After opening Friday at $6.560, which would end up sticking as the low for the day, February natural gas futures pushed higher as commercial hedgers covered their short positions ahead of the weekend. The prompt-month contract recorded a high of $6.940 before settling at $6.886, up 56.2 cents on the day and 28.5 cents higher than the previous week's close.

Industry experts reiterated what they have been saying for months now. "It all comes down to weather in winter," said Tom Saal, a broker with Commercial Brokerage Corp. in Miami. "We've been saying if the nation ended up getting some weather, we would likely see some higher prices, which we have. I think the market is reacting accordingly. The big question is how long will this cold stick around? That will determine what the next move is."

As for the significant move up Friday, Saal said he doesn't think there was much new length involved. "What I have heard from the floor is that the bump higher is mostly commercial hedgers buying, so my guess is it is more short-covering. Last week's Commitment of Traders report showed that the commercial traders were still pretty short. I don't think there are many new longs coming in yet. While this coming storage report for the week ended Jan. 19 should show a sizeable withdrawal, I think we will have to link a few large withdrawal weeks together to make a real difference in the supply picture and the futures market."

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The broker added that the level of uncertainty in the futures market is elevated right now. "I think traders in the current market are wrestling with what is a high value and what is a low value. The dynamics are changed, so the market has to sort itself out. I think it is currently 'reasonably' priced."

Commenting on the wide trading range in recent days, Saal said traders have to expect a big range when news such as weather or storage values surrounding the market changes. "We saw the big trading days on the way down and are now seeing the same pattern on this jump higher," he said. Nailing down some parameters, the broker said he sees resistance at $7 and support at $6.730.

In its most recent six-to-10-day forecast, the National Weather Service said the country will look to get a little colder late this week. While Thursday's forecast covering Jan. 24-28 showed colder-than-normal temperatures running east and south of a line from northwest Indiana to central Texas to eastern Arizona, Friday's six-to-10-day outlook covering Jan. 25-29 showed the colder-than-normal temperature line migrating farther west. Now all of Texas is expected to be below normal along with most of New Mexico, Wisconsin and Missouri. An incursion of warmer-than-normal air is still expected in the Great Plains, while the Southwest region will also receive warmer than normal conditions.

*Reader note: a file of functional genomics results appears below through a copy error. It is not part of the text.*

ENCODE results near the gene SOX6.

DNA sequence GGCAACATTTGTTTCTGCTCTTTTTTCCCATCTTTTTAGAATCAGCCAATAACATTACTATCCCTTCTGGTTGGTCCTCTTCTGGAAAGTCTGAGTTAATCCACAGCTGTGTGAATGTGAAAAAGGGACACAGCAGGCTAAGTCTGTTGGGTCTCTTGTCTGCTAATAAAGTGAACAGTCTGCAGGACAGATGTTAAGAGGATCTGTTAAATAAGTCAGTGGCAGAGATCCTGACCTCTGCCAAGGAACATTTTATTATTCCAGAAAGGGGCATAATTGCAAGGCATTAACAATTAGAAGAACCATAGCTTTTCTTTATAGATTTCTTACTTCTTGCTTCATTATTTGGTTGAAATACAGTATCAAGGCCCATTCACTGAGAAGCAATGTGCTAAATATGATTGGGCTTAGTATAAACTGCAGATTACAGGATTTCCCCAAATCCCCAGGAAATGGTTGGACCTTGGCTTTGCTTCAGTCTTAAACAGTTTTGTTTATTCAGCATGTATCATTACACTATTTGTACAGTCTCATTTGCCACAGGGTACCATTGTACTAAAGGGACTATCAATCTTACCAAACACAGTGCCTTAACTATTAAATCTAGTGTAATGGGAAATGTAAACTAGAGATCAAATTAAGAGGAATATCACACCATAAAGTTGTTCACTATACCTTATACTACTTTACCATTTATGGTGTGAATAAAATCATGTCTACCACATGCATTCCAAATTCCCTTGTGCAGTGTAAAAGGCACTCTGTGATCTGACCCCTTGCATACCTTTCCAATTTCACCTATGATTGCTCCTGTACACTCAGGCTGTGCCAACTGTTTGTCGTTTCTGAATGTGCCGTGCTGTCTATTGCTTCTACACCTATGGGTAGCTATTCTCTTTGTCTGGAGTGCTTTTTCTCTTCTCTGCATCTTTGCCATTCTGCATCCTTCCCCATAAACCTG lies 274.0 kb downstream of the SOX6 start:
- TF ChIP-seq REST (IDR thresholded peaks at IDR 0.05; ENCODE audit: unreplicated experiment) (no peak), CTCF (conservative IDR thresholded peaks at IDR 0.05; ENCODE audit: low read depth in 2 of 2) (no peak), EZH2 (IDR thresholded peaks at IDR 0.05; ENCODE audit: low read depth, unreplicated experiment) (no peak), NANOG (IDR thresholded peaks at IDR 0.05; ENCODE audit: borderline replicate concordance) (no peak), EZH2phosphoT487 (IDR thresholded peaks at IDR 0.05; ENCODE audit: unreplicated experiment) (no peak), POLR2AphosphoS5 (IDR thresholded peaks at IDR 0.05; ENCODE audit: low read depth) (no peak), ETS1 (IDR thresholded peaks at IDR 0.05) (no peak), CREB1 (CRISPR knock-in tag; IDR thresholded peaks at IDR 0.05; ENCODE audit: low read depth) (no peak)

Following a frigid weekend for the Northeast, complete with as much as a foot of snowfall, AccuWeather meteorologist Bob Tarr said much about the Jan. 22-26 work week is still unclear. "Once this storm departs, we'll turn our focus to what lies ahead," he said. "Right now, it looks as though the high pressure that will be located over the Northeast by Sunday afternoon will hold the storm over the southern Plains at bay, keeping the Northeast mainly snow-free. It is looking less likely that another storm on its heels will have much of an impact on the Northeast. However, there may be an Alberta Clipper that could bring a little snow to the region at some point in the latter half of [this] week."

Traders are skeptical of any long-term impact from the cold snap. "On a trade basis, we could very well get a weather-related rally here, but it will most likely be short-lived and we will most likely see lower prices in the weeks to come," said Mike DeVooght of DEVO Capital.

Citigroup analyst Tim Evans said the current cold streak doesn't excite him that much. "The natural gas market is pushing higher, encouraged by the steadier tone on the petroleum side and the relatively stable weather outlook," he said. "We're not sure it warrants much more than a sideways-to-higher chop we've been seeing, given that storage remains high and the National Weather Service longer-range forecasts still point to warmer than normal temperatures for the balance of the winter."

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